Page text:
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Reviewed: Apr. 12, 2011
For a more authentic Mexican flavor, substitute crushed tortilla chips for the seasoned bread crumbs. Use a beef broth to reduce the sodium instead of high sodium bullion cubes. Serve with lime or lemon wedges to squeeze into the soup to add flavor. You will enjoy the reduced sodium and extra zip from the juice. Oh, of course cilantro leaves as a garnish. This soup is a house favorite.
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5 users found this review helpful

Tart Cherry Crisp

Reviewed: Jun. 4, 2011
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2 users found this review helpful

The Real Reuben

Reviewed: Jun. 6, 2011
This recipe is good but to make it easier to assemble, I squeeze dry the sauerkraut and mix the 1000 Island dressing with the kraut in a bowl. Then go as the recipe states or use a sandwich grill or electric skillet instead of the oven-broiler. This is a sandwich for a celebration and not for everyday. (This sandwich was named for Mr. Reuben (note spelling) Kulakofsky in Omaha Nebraska whose midnight poker group invented it in the 1920s.) Enjoy it as if you just won the poker game ! Thanks to Reuben.
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3 users found this review helpful

Reuben Sandwich II

Reviewed: Jul. 6, 2011
I mix the Thousand Island dressing with the well drained sauerkraut. It helps hold the kraut together and allows the flavors to begin marrying. The heat from toasting the completed sandwich in the pan or grill will hasten the melding of the flavors.
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2 users found this review helpful

Steff's Shepherd Pie

Reviewed: Nov. 17, 2011
A savory "pie" of this sort can be made with many added ingredients, more sliced mushrooms, diced carrots, peas or whatever one fancies. The potatoes are finally given a basket weave pattern using the back of a fork. The little ridges created by the fork will brown nicely in the oven and add to the eye-appeal of the dish. Thanks Steff for your variation on a family favorite.
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21 users found this review helpful

Amy Rose's Roasted Cauliflower Soup

Reviewed: Mar. 9, 2012
For a slight twist to this favorite soup at our house, we save about a third of the flowerettes before pureeing the cooked soup to add back to the pot. They add a bit of solid interest (pun intended) to the visual and tactile presentation of the dish. Thanks Amy Rose for your recipe.
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3 users found this review helpful

Steak and Spinach Salad

Reviewed: Mar. 22, 2012
The recipe calls for 16 ounces of top round steak. Clearly more than enough meat for 2 portions. I used the same amount of money as for a pound of meat and bought 8 ounces of a better, more tender cut of steak. We enjoyed the flavors of the cranberries and toasted walnuts with a balsmanic dressing. Thanks for a wonderful recipe.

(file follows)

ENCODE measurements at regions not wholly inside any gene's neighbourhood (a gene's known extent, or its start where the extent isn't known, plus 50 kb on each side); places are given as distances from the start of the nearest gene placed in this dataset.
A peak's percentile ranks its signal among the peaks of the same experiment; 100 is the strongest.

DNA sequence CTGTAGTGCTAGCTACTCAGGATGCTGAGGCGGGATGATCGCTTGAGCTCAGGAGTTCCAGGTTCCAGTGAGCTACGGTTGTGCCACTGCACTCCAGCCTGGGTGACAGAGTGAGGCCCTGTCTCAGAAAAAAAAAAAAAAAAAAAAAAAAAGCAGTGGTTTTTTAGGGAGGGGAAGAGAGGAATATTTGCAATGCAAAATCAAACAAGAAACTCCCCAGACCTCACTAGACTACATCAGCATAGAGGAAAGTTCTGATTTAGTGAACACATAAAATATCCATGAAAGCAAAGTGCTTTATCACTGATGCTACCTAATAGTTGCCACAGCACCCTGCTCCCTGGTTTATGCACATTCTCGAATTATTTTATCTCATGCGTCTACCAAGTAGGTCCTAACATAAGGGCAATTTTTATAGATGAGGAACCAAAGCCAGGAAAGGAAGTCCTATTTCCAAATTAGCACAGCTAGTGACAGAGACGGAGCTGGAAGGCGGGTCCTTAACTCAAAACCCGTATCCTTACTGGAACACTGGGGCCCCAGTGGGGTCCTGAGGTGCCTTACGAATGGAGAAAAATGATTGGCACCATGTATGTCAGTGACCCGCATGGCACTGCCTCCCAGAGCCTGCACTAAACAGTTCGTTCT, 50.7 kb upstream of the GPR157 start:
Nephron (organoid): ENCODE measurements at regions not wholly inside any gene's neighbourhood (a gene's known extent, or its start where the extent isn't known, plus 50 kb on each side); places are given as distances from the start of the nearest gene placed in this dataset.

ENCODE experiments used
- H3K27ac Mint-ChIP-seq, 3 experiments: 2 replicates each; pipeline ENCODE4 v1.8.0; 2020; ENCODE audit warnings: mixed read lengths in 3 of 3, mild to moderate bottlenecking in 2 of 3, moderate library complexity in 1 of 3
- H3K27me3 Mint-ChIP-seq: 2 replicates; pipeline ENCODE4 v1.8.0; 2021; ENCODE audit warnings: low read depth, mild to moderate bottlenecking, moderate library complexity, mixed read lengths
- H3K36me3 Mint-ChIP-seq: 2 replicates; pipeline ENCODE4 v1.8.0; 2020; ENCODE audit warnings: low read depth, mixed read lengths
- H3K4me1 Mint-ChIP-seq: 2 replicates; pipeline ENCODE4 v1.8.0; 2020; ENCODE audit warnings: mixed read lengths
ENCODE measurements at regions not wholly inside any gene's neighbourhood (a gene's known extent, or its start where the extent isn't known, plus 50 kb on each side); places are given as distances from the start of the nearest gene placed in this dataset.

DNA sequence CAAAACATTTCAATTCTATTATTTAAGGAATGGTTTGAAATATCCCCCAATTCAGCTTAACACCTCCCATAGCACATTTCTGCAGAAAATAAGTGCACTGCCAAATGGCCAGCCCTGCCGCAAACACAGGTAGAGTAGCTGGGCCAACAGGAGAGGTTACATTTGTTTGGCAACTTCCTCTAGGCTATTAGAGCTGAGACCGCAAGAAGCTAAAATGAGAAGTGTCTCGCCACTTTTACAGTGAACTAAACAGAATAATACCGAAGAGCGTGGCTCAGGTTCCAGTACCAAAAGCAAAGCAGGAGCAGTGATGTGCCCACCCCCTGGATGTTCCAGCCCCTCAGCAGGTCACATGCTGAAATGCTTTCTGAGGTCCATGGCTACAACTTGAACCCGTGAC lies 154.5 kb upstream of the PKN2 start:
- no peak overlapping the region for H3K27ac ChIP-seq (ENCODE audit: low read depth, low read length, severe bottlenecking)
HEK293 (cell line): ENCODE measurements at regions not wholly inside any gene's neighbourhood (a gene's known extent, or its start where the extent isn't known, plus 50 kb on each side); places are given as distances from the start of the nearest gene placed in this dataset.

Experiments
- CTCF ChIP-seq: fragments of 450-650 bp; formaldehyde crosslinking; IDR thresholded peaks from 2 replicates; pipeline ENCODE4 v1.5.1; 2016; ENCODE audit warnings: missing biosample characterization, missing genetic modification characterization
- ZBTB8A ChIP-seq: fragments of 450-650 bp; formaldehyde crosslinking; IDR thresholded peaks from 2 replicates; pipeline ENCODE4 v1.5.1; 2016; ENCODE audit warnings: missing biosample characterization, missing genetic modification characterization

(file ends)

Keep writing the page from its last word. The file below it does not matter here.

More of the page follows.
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3 users found this review helpful

Shiitake and Baby Bella Mushroom Risotto

Reviewed: Mar. 25, 2012
Thanks for your recipe. I make risotto at least once a week and use leftover risotto to make little fried rice patties for lunch the next day. Here are some of my tips for making any risotto. Always use low sodium broths for risotto and keep the broth at a low simmer in a saucepan when adding it to the rice whilst cooking. Cook the risotto in a heavy bottomed Dutch oven or similar pan, it will hold the heat better and reduce total cooking/stirring time. The butter is a nice touch but adds little flavor to the risotto, I'd omit it and reduce the fat content of the dish. This is a great dish to start young cooks in the kitchen. Under supervision, get the kids to stir the rice during the cooking. Kids involved in food preparation tend to eat more new things at an earlier age. Thanks for the share.
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8 users found this review helpful

Ravioli Soup

Reviewed: Jun. 18, 2012
Pasta in brodo: a house favorite. Use your best broth and let your imagination flow. This recipe is a great starting point for an Italian staple. Any sort of stuffed pasta will work, ie ravioli, agnolotti or tortellini. Keep your broth clear in case a ravioli breaks up in cooking by boiling the pasta separately and add it to the bowls when serving. Frozen shrimp, deli roasted chicken or sliced leftover roast meats can be added also. The spinach is a big plus for color and eye appeal. Skip the soy and pass the grated parmesan for some salt and flavor. I always keep some frozen raviolis in the freezer for just such a quick, light and healthy meal. Thanks Raftermania for submitting this recipe.
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16 users found this review helpful

Campbell's® Green Bean Casserole

Reviewed: Dec. 25, 2012